Coordinates: 55°13′01″N 4°01′01″W / 55.217°N
4.0170°W / 55.217; -4.0170 The
Carsphairn and Scaur hills are the
western and eastern hills respectively of a hill range in the Southern
Uplands of Scotland.
Ordnance Survey maps don't have a general name
for the hill area as a whole. Also,
Ordnance Survey use "Scar" rather
than the local spelling of "Scaur" - the word is pronounced as "Scar"
however. In their Landranger Series of maps it requires four separate
sheets to cover the area.
The Burns Cairn in Glen Afton. The inscription on the cairn says "Flow
Gently Sweet Afton.
Robert Burns 1759 - 1796. Erected by New Cumnock
Burns Club (500) to mark its golden jubilee 1973."
Looking east across
Nithsdale to the
Lowther Hills - from Cairnkinna.
1.1 The Northern Boundary
1.2 The Southern Boundary
2 River Systems
2.1 Water of Ken
2.2 Dalwhat Water
2.3 Shinnel Water
2.4 Scaur Water
2.5 Euchan Water and the Kello Water
2.6 Afton Water
2.7 River Nith
2.8 Water of Deugh
3 Access to Scaur Hills
3.1 From the north
3.2 From the east
3.3 From the south and south east
4 Access to
4.1 Cairnsmore of Carsphairn
Water of Ken
Water of Ken routes
4.3 From Afton Water
Kirkconnel and Sanquhar
5 Surrounding Communities
Carronbridge to Moniaive
Dalmellington to Sanquhar
7 Deil's Dyke
9 Further reading
10 External links
This range lies between two other ranges, the
Galloway hills to the
west and the Lowther hills to the east. The overall shape of this hill
area is oval with the longer curved sides to top and bottom. From the
north western point of the oval at
Dalmellington to the south eastern
one at Thornhill is around 39 kilometres (as the crow flies), though
Dalmellington lies some 10 kilometres further north than Thornhill. So
the axis of the oval runs from north west to south east. Taking a
section across the west end of the oval, from
New Cumnock in the north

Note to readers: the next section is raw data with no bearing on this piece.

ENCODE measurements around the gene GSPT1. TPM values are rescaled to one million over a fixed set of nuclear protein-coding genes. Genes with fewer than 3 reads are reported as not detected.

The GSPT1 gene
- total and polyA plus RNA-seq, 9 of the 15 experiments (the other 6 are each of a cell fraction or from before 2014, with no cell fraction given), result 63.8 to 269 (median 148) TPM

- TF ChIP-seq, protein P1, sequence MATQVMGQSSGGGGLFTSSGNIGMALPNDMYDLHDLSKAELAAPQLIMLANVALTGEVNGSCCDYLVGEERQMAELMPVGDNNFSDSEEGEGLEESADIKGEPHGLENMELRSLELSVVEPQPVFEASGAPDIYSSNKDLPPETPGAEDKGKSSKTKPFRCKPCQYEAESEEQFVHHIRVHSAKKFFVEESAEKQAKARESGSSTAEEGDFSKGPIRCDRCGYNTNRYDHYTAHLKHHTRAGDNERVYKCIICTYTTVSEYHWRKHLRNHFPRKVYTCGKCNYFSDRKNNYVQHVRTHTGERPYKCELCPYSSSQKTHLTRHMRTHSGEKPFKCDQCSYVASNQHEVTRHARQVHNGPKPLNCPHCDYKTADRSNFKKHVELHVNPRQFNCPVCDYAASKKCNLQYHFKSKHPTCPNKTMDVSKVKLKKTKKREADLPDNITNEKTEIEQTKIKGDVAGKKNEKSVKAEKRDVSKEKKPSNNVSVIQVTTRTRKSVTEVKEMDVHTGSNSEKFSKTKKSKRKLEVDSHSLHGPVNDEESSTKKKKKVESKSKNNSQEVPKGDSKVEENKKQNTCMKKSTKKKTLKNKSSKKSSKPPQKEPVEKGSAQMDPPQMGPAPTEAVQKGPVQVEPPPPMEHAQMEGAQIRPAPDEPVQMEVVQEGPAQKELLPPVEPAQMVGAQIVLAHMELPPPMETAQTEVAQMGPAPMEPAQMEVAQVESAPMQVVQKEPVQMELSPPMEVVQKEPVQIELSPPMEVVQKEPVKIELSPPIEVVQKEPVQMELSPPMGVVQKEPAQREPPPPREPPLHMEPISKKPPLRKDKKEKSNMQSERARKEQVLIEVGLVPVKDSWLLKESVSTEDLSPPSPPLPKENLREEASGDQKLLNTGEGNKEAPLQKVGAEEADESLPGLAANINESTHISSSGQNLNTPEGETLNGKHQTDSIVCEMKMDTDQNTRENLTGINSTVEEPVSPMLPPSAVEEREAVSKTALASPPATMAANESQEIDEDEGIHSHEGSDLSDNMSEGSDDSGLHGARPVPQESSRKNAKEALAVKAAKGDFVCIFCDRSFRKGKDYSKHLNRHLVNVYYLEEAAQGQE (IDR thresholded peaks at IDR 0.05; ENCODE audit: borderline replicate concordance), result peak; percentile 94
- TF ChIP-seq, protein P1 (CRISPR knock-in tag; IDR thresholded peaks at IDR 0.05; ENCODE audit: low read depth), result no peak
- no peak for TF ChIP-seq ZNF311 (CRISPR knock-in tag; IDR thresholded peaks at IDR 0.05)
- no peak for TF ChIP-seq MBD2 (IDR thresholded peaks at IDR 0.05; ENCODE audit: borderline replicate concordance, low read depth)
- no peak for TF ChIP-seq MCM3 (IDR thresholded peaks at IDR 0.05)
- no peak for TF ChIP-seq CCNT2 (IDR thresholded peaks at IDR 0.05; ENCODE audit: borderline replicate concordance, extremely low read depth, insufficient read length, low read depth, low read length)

Carsphairn in the south it is over 19 kilometres and on the east a
similar cross section from
Moniaive is almost the same (19
kilometres). The north west quarter of the oval lies in
Strathclyde Region and the other three quarters are in
By comparison with the
Galloway and Lowther hills these hills are much
less frequented or known about except by the local populace - for whom
the hills have a special place in the folk memories of the
communities. There are also many more communities immediately around
these hills than around either the Lowthers or the
Galloway hills and
what to call this hill area would be challenged strongly by these
local communities who would each wish to claim the hills for their
own. Being much more readily accessible and in general considerably
less challenging than the neighbouring ranges these hills are much
more lived in and used on a daily basis by the local communities. They
are exploited on an altogether more casual basis, by communities which
strongly identify with them.
Scaur Glen from Cloud Hill near Polgown on the
Southern Upland Way
Southern Upland Way -
looking south east with Weltrees Hill on the left then Glenwhargen
Craig. Cairnkinna is the dark silhouette beyond these on the skyline
and Black Rig (catching the light) is in front of it. Peat Hill is the
hill on the right of the picture. The post in the foreground is one of
the SUW way markers
The Northern Boundary
Dalmellington the B741 runs north east to
New Cumnock passing the
head waters of the
River Nith on the way. At
New Cumnock this road
joins the A76 which follows the valley of the Nith eastward through
the former coal mining towns of
swinging southward to Thornhill. The northern boundary therefore
River Nith for all but some 5 kilometres. The A76 carries
on from there southward with the
River Nith to the town of Dumfries.
The Southern Boundary
From Thornhill the boundary is formed by the
A702 road which travels
south west through the small villages of
Penpont and Moniaive. From
Moniaive the A702 continues in a south westerly direction towards St.
John's Town of Dalry and New Galloway, but the boundary of our hill
area follows the B729 westward towards
Carsphairn on a largely single
track road. At
Carsphairn the B729 joins the A713 heading
north-westward for Dalmellington.
Trig point and spiral cairn on top of Cairnkinna with a squall coming
in from the Lowthers.
Blacklorg Hill lies roughly in the centre of this hill area with the
Afton Reservoir just to the west of it. The main rivers radiate out
from this central area in all directions. Below is a list of the main
water courses starting from
Water of Ken
Water of Ken and following a clockwise
order round the various waters.
Water of Ken
Water of Ken